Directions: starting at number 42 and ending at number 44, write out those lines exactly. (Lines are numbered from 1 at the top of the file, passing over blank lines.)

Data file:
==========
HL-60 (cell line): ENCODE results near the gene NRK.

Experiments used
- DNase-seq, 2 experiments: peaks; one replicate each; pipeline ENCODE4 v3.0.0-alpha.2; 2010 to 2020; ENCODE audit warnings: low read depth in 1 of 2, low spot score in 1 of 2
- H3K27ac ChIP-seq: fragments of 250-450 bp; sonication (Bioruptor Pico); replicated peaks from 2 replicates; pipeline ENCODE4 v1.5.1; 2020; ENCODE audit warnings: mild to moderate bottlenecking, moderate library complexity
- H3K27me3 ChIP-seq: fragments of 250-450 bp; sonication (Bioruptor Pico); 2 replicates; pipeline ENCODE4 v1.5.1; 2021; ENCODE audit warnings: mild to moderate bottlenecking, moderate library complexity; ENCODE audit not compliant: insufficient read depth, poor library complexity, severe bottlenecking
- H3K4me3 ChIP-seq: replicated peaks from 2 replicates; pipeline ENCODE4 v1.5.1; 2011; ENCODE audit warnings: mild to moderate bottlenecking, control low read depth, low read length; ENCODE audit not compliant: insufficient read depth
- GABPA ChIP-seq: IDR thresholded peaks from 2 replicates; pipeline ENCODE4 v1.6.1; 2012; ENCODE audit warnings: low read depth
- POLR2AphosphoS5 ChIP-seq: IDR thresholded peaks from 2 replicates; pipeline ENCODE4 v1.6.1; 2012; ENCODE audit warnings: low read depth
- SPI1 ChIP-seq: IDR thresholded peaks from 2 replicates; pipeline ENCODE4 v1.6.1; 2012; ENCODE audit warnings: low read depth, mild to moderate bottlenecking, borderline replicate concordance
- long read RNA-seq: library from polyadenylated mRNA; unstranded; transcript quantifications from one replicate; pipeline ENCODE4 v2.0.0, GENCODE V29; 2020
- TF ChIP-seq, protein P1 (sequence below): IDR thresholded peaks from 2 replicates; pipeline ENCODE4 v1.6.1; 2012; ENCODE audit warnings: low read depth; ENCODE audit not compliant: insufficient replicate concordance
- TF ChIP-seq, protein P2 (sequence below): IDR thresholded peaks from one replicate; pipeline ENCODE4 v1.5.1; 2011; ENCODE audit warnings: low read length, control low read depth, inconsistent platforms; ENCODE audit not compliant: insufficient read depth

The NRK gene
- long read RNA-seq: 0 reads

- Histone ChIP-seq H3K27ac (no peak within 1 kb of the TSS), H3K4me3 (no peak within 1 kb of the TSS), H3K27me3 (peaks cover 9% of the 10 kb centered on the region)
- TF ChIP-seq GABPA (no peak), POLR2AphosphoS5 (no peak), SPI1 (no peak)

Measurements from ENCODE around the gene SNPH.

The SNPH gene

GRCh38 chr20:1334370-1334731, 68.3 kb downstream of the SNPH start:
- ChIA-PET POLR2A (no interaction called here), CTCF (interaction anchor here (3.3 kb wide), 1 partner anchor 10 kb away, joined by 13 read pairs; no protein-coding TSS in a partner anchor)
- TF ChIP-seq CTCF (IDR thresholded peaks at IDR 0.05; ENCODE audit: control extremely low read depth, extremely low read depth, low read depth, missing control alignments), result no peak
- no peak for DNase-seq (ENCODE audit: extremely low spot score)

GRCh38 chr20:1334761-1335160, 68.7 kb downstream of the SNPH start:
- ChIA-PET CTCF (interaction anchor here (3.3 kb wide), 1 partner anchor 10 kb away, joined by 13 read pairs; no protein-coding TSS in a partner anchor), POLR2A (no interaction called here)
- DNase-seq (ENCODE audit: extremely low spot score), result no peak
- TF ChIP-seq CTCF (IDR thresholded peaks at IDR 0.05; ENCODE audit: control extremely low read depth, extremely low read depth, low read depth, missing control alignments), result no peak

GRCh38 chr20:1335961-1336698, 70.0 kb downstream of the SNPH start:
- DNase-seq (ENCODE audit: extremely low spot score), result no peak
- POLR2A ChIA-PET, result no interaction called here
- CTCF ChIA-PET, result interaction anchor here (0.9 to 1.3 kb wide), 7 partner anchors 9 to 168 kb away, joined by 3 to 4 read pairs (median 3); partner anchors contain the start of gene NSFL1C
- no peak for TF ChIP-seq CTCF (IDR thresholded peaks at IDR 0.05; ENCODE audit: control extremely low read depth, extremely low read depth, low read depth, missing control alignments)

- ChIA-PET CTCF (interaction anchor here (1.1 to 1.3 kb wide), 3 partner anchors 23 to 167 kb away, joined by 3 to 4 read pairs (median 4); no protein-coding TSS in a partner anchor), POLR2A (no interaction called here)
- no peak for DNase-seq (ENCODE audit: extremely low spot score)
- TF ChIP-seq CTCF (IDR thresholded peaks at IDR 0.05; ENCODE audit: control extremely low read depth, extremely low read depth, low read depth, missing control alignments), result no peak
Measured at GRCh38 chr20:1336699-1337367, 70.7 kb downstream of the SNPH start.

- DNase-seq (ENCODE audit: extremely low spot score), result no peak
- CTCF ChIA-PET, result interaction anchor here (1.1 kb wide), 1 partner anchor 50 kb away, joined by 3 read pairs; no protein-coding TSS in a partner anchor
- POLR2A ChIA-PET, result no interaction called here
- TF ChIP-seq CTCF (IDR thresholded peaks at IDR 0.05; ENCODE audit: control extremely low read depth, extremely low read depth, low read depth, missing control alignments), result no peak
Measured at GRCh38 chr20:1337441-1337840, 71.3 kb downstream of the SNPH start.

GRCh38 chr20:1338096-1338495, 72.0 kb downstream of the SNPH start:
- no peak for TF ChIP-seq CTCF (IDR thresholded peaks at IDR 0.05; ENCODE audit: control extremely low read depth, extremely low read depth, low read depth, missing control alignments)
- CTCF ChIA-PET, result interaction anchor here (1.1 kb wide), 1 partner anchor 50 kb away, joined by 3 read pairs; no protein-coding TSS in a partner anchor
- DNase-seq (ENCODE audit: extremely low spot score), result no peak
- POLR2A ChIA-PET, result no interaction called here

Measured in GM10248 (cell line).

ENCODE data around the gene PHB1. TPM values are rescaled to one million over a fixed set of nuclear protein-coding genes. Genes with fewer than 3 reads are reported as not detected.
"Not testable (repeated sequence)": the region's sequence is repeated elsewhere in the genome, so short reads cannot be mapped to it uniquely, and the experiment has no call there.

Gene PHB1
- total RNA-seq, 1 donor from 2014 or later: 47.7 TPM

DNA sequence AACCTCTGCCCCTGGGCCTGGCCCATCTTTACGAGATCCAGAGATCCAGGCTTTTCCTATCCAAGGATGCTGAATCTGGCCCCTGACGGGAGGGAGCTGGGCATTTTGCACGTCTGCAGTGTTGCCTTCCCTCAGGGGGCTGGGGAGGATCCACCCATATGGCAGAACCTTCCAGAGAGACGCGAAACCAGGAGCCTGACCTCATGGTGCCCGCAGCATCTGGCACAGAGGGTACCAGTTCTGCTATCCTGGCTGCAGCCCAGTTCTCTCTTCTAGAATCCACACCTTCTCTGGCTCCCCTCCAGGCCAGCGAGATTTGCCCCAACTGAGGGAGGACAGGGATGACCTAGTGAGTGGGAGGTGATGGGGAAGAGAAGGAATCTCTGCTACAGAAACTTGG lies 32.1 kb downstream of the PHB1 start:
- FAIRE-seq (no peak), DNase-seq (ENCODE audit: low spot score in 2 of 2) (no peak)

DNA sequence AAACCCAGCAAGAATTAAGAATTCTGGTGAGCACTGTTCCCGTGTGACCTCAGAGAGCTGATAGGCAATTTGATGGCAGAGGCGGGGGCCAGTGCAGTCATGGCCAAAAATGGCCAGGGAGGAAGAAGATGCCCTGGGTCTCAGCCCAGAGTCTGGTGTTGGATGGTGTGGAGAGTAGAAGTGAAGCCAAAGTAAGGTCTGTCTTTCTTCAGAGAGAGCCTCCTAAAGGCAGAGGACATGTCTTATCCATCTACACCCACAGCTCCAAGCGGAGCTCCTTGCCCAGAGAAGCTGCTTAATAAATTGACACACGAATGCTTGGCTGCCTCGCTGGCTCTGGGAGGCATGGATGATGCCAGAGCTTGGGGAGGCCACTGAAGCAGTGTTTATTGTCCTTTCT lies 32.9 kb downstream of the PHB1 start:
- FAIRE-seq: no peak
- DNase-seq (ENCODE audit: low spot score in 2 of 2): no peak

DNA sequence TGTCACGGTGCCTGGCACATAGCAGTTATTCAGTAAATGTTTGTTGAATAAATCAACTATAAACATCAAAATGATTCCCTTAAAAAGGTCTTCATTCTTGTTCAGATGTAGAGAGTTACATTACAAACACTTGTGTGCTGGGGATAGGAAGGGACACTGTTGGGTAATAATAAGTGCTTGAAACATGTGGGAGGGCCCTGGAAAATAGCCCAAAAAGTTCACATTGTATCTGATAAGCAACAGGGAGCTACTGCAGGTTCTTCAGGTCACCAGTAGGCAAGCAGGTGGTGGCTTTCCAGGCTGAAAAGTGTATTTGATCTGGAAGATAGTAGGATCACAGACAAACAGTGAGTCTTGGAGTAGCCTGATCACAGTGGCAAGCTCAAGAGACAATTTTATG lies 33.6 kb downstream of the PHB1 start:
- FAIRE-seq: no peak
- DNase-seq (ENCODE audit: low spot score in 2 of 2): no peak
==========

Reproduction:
- no peak for TF ChIP-seq CTCF (IDR thresholded peaks at IDR 0.05; ENCODE audit: control extremely low read depth, extremely low read depth, low read depth, missing control alignments)
- CTCF ChIA-PET, result interaction anchor here (1.1 kb wide), 1 partner anchor 50 kb away, joined by 3 read pairs; no protein-coding TSS in a partner anchor
- DNase-seq (ENCODE audit: extremely low spot score), result no peak